The Importance of Being Oscar – Original Online

Reviewer: Helen Tope

Director: Michael Fentiman

Writer: Micheál Mac Liammóir

Jailed in 1895 for “gross indecency”, the playwright and poet Oscar Wilde was sentenced to two years in Reading’s prison. Acknowledging this link with Wilde, Reading Rep Theatre has re-staged Micheál Mac Liammóir’s 1981 play The Importance of Being Oscar. A one-man show, performed by Original Theatre’s artistic director, Alastair Whatley, the play examines Wilde’s extraordinary life.

Born in Dublin, Wilde quickly built a reputation for bohemian excess on his arrival in London. Luckily for him, Oscar’s confidence did not exceed his talent. We know him best for his plays: Lady Windermere’s Fan, An Ideal Husband, The Importance of Being Earnest. Whatley goes into significant detail about his writing: die-hard Oscar fans will love this show. Wilde’s ascension to literary stardom was short-lived: a tempestuous relationship with aristocrat Lord Alfred ‘Bosie’ Douglas, resulted in gossip and scandal. Wilde was arrested just two months after An Importance of Being Earnest debuted at the St James’s Theatre to rave reviews and, initially, eager audiences.

While some critics have dubbed The Importance of Being Oscar as “more mild than Wilde”, it is in the subtle notes that Whatley reveals the fullest range of Oscar’s creative output. Even those with a fleeting knowledge of Wilde will know something about one or other of his plays; the epigrams might be familiar. But where The Importance of Being Oscar does the man greatest service is in revealing more about his writing: the essays on art and love, and Wilde’s first and last love: poetry.

The play includes moments where Whatley pauses the re-telling of Oscar’s life to recite The Harlot’s House and The Ballad of Reading Gaol. We can hear for ourselves the route Oscar’s poetry takes: from his early “serpentine rhythms” to the stripped-back but hard-won truths of his later work. Whatley reads them with sensitivity, and this is where Wilde becomes most alive to us. The readings act as a framework, and Whatley’s interpretation of Oscar’s bitter, accusatory letter to Bosie (De Profundis) is exemplary.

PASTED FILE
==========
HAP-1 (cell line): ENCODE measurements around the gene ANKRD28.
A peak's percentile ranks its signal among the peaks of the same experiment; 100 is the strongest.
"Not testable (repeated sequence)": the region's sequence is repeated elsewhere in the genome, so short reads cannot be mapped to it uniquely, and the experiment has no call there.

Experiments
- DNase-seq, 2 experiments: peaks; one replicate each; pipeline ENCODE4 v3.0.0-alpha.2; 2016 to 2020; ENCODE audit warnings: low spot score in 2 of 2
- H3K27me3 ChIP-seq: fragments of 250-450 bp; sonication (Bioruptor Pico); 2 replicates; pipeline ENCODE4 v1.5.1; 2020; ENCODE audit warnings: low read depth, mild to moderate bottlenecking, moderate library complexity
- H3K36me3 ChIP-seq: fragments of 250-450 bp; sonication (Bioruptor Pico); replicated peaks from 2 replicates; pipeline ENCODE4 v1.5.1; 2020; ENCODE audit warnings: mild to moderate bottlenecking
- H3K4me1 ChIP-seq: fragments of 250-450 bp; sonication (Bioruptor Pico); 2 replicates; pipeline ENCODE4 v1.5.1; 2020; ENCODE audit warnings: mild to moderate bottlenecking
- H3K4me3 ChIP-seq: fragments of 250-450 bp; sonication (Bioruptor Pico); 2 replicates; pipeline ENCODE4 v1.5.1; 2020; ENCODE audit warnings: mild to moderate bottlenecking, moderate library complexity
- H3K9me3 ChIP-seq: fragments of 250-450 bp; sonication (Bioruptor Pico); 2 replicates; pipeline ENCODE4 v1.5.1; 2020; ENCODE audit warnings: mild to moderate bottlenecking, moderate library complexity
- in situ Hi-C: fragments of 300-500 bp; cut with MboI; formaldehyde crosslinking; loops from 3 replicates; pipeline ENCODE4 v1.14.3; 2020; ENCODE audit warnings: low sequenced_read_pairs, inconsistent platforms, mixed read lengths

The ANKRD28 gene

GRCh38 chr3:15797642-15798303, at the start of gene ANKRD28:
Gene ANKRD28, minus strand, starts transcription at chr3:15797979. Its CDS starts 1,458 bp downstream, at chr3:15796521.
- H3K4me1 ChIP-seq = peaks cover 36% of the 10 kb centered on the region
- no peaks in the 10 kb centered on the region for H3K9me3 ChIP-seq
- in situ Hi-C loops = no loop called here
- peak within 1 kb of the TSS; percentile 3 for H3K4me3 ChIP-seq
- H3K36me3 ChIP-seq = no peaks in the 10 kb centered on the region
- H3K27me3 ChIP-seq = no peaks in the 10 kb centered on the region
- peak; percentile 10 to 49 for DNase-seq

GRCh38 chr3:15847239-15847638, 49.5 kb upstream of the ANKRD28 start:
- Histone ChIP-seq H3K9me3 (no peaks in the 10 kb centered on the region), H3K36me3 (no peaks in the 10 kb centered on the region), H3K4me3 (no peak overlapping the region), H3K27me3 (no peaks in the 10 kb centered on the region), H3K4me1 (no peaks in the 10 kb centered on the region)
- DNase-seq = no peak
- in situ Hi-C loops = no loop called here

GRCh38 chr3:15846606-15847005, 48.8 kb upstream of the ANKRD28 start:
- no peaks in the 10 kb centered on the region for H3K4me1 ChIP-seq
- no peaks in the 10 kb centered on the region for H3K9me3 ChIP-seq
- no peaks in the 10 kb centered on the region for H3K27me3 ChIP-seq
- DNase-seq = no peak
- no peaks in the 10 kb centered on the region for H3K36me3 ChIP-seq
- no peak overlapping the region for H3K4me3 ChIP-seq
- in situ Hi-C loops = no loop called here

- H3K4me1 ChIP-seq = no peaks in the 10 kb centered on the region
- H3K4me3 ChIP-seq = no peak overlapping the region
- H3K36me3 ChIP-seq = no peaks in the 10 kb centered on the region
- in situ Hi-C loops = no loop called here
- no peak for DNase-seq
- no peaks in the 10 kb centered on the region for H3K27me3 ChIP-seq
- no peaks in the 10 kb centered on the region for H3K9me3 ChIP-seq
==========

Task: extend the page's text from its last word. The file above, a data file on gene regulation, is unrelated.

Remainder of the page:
The staging of the production keeps our focus on the words, too. Whatley stands in the middle of a circle, with few props or gimmicks to distract us. The playing space may be restrictive, but Mac Liammóir’s play takes us from 1890s London to the hellish confines of prison and onto freedom, for a few fleeting years, in Europe. The mood is enhanced with Barnaby Race’s score: delicate but atmospheric.

When a story like Oscar’s has been told so many times, you might wonder what else there is to discover. Mac Liammóir’s landmark play gives equal attention to the writer as well as his biography. The lightning flashes of wit are there, but so too is Wilde’s perseverance in surviving prison, and the attempts to silence him and his writing: his lasting fame was not guaranteed. The Importance of Being Oscar reminds us of the breadth of Wilde’s talent, and also what would be lost if Wilde had disappeared without a trace.

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The Reviews Hub London is under the acting editorship of Richard Maguire. The Reviews Hub was set up in 2007. Our mission is to provide the most in-depth, nationwide arts coverage online.

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